The normalcy of rock idols brings the band members to a human level. This double edge sword may take away the bandís mystery, but it forces the viewer relate to each member. After multiple viewings, an appreciation of the subtle moments forms. Pixies are just normal people whose work happens to be rock stars. As sisters, Kim and Kelly Deal share an eerie twin bond in their own world. The insanity behind Blackís lyrics is in a glaring contrast to his simple life in Oregon. Basically, he is building a house and enjoying his role as a stepfather. As he rides around in a Dodge Caravan, his image of being a rock star is changed to a mature middle aged musician. Joey appears to be the coolest and levelheaded one. He seems to be the most musically successful. In contrast, Dave Lovering is featured as a psychotic eccentric mess. Dependant on drugs and coping with his fatherís death, Dave starts out as a mess. At the end of the film and the tour, the whole band finds redemption through their music. They do not write or record any new songs. They only tour and play the classics. The power of these classic songs chains each member together. As regular people, they do not talk or even have anything in common with each other. After all of these years, do they need to be rock stars? Still, rock stars are people too, just like you and me. Even though the Pixies are normal people, when they are together as a band, the fans still worship them. As a band, they are redeemed rock stars who lived up to their fans expectations.

The handful extra features are truly interesting. The commentary by the directors and the editor is extremely informative. They add a unique perspective to the film. Living out their dreams, the filmmakers tell the story of how they were fans who became filmmakers making a documentary of their favorite group. They were two genuine fans who wanted to get free tickets to the shows. The 16 page booklet has some interesting reading material and pictures. The extra scenes offer humorous and entertaining tidbits. The odd yet inspired composer (Daniel Lanois) of the documentary is shown creating the filmís score. The interview with Steve Albini is an insightful yet deserved cut scene. Unnecessary in the film, the scene is definitely an essential part of the bonus features. Kimís ex-husband, Mr. John Murphy makes an appearance with a myriad of Pixies promotional relics. Although a somewhat extensive segment, this footage not only displays how the band connects with their past, but also their family and friends. In one of the bonus features, Kim Deal is in a store and the clerk asks her if she ever heard of The Breeders. Even though there are only a few bonus features, the content is bountiful.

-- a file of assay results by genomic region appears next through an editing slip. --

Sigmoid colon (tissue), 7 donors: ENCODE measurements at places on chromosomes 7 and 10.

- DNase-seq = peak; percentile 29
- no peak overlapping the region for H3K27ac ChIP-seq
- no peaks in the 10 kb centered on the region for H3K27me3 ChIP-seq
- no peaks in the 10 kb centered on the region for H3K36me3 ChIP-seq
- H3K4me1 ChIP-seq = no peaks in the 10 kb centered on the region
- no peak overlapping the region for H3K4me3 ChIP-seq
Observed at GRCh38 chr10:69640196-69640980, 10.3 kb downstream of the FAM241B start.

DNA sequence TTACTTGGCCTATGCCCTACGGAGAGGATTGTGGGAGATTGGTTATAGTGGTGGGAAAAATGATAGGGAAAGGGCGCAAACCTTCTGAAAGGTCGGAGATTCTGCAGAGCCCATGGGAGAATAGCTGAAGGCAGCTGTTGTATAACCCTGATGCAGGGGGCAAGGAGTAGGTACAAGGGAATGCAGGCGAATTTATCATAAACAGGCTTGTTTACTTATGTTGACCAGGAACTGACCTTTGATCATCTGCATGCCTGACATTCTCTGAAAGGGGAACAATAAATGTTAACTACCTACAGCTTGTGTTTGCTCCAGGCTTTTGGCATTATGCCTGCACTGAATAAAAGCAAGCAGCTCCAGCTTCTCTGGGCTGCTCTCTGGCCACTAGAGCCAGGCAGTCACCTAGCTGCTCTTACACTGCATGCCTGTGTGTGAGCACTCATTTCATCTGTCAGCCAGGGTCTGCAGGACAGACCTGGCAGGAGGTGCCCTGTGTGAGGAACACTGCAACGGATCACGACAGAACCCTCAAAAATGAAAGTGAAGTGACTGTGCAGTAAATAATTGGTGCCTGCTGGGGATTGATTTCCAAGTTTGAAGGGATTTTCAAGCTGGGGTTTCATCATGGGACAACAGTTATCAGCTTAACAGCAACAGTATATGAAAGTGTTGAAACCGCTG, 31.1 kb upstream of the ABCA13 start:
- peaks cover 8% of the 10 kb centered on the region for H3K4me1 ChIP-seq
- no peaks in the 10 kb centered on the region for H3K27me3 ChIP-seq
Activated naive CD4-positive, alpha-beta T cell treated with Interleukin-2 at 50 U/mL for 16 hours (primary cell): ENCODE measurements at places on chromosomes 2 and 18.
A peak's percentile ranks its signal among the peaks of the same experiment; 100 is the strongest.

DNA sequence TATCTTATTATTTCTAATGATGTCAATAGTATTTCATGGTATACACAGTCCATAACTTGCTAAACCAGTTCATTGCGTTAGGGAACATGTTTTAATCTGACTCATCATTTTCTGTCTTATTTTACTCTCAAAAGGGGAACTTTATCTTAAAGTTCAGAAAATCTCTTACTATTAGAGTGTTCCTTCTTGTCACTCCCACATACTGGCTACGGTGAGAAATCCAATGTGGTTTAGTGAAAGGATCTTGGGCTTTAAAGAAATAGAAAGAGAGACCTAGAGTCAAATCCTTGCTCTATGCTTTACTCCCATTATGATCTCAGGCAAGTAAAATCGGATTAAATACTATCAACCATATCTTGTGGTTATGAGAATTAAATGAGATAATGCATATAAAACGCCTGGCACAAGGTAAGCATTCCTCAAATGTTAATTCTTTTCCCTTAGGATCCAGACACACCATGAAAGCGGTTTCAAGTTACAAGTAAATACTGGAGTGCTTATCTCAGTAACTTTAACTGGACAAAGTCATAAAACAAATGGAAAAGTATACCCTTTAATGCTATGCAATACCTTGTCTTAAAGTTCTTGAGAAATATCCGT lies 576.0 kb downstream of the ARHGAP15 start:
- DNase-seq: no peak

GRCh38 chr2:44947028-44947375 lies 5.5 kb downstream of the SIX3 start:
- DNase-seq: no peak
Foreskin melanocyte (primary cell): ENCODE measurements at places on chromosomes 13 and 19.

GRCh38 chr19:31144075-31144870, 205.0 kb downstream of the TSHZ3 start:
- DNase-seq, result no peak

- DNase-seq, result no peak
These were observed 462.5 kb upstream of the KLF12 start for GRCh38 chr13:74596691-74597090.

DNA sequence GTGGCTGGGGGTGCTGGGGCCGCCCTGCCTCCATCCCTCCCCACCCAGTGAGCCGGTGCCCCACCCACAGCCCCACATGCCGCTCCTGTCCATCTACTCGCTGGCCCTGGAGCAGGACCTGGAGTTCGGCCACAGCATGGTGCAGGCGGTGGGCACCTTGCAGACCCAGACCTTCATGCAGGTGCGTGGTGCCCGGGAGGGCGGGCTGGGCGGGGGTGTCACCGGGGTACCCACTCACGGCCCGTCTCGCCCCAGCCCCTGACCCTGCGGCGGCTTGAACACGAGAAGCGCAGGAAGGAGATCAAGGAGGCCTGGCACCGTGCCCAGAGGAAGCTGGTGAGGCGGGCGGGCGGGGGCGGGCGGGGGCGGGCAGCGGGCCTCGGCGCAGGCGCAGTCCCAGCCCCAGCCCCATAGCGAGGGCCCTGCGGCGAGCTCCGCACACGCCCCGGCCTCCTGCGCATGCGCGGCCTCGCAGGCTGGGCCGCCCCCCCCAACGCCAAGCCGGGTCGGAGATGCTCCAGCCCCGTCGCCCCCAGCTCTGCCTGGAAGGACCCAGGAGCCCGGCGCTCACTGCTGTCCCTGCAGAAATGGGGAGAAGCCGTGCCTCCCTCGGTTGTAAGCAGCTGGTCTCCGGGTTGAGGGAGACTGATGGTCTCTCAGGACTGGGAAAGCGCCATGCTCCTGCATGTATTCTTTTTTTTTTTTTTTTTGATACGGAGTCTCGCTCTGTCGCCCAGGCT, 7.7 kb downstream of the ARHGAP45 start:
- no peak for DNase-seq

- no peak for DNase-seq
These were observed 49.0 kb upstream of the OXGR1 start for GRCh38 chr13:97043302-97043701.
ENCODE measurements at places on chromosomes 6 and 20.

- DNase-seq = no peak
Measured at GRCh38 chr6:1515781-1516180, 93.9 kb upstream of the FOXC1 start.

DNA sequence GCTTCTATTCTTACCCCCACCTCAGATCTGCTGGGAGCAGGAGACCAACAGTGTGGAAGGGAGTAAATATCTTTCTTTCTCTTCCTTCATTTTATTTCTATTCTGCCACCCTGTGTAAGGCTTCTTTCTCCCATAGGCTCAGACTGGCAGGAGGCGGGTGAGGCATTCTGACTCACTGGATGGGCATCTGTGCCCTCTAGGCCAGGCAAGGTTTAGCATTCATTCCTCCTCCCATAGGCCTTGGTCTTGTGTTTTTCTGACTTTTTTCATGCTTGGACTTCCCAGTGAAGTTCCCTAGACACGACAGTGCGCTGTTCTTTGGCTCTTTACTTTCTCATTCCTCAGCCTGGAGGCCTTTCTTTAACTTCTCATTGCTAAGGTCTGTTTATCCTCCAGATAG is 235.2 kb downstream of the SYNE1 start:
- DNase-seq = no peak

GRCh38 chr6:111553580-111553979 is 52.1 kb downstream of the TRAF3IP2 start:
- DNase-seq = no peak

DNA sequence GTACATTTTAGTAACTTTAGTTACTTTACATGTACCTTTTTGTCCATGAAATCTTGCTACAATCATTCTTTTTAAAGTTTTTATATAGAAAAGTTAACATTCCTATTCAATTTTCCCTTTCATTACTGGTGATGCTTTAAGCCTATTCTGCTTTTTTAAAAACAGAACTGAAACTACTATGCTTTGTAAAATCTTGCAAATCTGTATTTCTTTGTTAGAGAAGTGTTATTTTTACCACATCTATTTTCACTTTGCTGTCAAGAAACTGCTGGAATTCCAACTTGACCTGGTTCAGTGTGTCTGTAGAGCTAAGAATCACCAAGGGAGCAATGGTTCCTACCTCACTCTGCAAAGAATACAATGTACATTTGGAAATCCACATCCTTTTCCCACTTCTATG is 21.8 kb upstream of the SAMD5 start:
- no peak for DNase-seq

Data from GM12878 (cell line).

Pixies were once shrouded in mystery. Even though they did interviews and were well-known, their music, Blackís lyrics, and the imagery accentuated the enigma of the group. Vaughn Oliverís artwork in the bandís album covers were a powerful contribution to the bandís mystery. The Pixies documentary, "loudQUIETloud" uncovers the mystery of the group. Although the reveal of their normalcy is somewhat disappointing at first, their human aspects make the viewer relate to the band in a totally new way. A shocking fact is that they have always been somewhat detached as a band. They never did talk or socialize together. When they are together as musicians, they create a magnificent force of rock music. The documentary is entertaining for both fans and newcomers of Pixies. Like the music of the Pixies, the documentary, "loudQUIETloud" proves that a band can still rock and be surprisingly normal people. Even though the bandís puzzle is solved, a new one is formed. How can such a normal group of detached people rock so hard? The inscrutability of the bandís songs are never discovered or even discussed. As people, Pixies are just human beings. One mystery remains. The riddle of their music will forever be unanswered. Due to the music, the Pixies will be shrouded in a beautiful mystery.